What’s in an Ad: 5 Ways to Protect Your Computer from Malvertisements

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If you think that online ads are just an annoyance, think again. One of the ways criminals harvest malware onto your computer is through the use of malicious online advertisements (malvertisements). Cybercriminals can serve them up by hacking into a trusted website and injecting their malware into third-party banners and online ads or first posing as a legitimate advertiser and then inserting malware into the code behind their ads after they have gained some traction. Both allow attackers to infect as many computers as possible in a short amount of time.

What makes malvertising attacks so powerful is that they can infect thousands of sites at once by infiltrating popular syndicated online ad services. Websites that run third-party ads can’t do much to protect their visitors from these malvertisements because syndicated ads are not under their direct control. After the damage is done, attackers can easily remove or discontinue their ad without a trace from an ad network infrastructure.

With some malvertisements, you do not even have to physically click on the malicious ad itself. Just having the malvertisement pop up on your screen is enough to unleash the malware onto your computer.

So, what can you do? Here are some tips that can help you protect your system.
• Make sure your operating system, browser, and browser plug-ins are up-to-date. This is one way to defend your system against attackers who look for opportunities to exploit vulnerabilities, like outdated software on your computer – this is a key tactic for today’s cybercriminals.

• Install antivirus and two-way firewall and make you’re your security software is up-to-date to keep your system protected from the latest malware attacks.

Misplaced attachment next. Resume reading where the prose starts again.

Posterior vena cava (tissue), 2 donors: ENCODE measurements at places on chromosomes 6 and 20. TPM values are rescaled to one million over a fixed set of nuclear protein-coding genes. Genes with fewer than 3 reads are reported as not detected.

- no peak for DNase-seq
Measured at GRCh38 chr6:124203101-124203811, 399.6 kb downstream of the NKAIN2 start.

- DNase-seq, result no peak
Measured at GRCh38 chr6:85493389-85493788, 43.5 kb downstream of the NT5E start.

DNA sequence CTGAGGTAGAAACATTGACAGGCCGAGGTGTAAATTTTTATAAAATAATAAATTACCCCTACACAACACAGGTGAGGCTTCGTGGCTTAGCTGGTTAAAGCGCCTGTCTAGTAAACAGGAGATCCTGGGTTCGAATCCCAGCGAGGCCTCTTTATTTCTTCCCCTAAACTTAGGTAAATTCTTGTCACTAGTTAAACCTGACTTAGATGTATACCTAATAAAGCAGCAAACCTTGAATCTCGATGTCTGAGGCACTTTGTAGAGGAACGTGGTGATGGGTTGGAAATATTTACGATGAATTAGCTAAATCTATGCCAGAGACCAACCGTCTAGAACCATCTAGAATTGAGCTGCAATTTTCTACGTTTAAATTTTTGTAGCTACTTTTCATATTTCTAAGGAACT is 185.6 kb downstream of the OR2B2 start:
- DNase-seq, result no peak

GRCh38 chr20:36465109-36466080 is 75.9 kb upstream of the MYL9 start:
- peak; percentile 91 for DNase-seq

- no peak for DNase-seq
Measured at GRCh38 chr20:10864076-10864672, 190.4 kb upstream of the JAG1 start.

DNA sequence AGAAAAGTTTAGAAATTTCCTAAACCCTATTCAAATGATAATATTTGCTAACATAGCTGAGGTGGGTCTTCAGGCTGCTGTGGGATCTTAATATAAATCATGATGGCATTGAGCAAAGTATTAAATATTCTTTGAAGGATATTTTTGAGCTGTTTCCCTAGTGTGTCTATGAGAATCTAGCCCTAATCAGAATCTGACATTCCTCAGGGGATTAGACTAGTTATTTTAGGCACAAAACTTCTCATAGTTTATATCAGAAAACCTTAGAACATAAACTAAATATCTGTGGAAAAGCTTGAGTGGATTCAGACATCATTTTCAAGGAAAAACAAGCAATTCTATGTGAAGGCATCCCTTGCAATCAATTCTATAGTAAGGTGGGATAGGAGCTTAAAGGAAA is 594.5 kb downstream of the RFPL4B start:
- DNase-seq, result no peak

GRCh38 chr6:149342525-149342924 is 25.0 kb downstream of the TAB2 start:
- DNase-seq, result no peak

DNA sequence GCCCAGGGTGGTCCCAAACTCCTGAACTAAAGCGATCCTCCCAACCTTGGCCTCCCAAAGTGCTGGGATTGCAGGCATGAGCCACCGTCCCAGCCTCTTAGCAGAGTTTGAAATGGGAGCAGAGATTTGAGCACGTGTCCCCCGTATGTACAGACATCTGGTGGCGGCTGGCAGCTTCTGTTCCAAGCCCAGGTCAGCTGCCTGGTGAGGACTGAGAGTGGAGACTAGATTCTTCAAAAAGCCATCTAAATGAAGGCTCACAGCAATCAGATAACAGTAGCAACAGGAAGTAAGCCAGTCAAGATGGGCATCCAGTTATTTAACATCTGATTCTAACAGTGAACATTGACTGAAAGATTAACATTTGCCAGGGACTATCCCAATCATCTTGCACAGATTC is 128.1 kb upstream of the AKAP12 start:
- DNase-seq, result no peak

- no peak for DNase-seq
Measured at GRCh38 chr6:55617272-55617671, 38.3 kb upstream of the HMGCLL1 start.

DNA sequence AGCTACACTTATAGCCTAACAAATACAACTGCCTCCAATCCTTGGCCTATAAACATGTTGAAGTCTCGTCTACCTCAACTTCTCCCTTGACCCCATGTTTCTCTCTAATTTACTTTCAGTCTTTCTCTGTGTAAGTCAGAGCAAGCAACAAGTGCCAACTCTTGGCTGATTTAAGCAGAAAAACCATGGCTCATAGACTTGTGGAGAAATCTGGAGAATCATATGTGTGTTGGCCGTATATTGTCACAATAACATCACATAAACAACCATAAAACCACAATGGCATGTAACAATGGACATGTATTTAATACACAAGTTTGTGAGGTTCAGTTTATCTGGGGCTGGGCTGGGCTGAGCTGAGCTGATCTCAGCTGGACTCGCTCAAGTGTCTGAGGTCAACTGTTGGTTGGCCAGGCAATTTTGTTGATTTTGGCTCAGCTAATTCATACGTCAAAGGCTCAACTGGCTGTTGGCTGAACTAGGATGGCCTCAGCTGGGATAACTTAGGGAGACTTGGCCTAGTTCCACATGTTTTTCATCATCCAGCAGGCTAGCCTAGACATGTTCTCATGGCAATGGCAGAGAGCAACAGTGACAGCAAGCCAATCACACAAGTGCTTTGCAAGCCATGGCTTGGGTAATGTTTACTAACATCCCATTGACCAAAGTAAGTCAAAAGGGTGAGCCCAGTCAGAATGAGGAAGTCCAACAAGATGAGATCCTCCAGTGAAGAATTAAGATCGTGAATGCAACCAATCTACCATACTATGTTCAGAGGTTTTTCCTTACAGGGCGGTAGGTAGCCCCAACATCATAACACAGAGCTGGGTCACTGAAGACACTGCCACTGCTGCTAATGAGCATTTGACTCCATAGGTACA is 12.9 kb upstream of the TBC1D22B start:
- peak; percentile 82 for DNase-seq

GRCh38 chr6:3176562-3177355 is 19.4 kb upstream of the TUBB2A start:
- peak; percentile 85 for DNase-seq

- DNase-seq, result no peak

• Don’t click on any pop-ups that state you’ve won a prize. And beware of scareware pop-ups that claim your computer has been infected with a virus. These rogue security solutions are popular among cybercriminals who can use these applications to infect your system.

• Use your pop-up blocker or install an ad block add-on through your browser of choice (such as Firefox, Internet Explorer or Google Chrome). A pop-up ad can deliver a malicious payload as soon as the ad appears on the viewer’s screen. And in some cases, the malware will execute when the viewer clicks the “X” to close the pop-up window.

• Be especially careful of your browsing activity on the weekend. Cybercriminals tend to launch malvertising campaigns during off-peak times when IT resources are low and attacks are likely to go unnoticed.

Keep in mind that as companies continue to target people with online ads, malvertising will only become more prevalent. These are just a few ways to make sure any applications running on your system are legitimate and that you are never caught off-guard or tempted to click on what could quite possibly be not just an annoying but dangerous ad.

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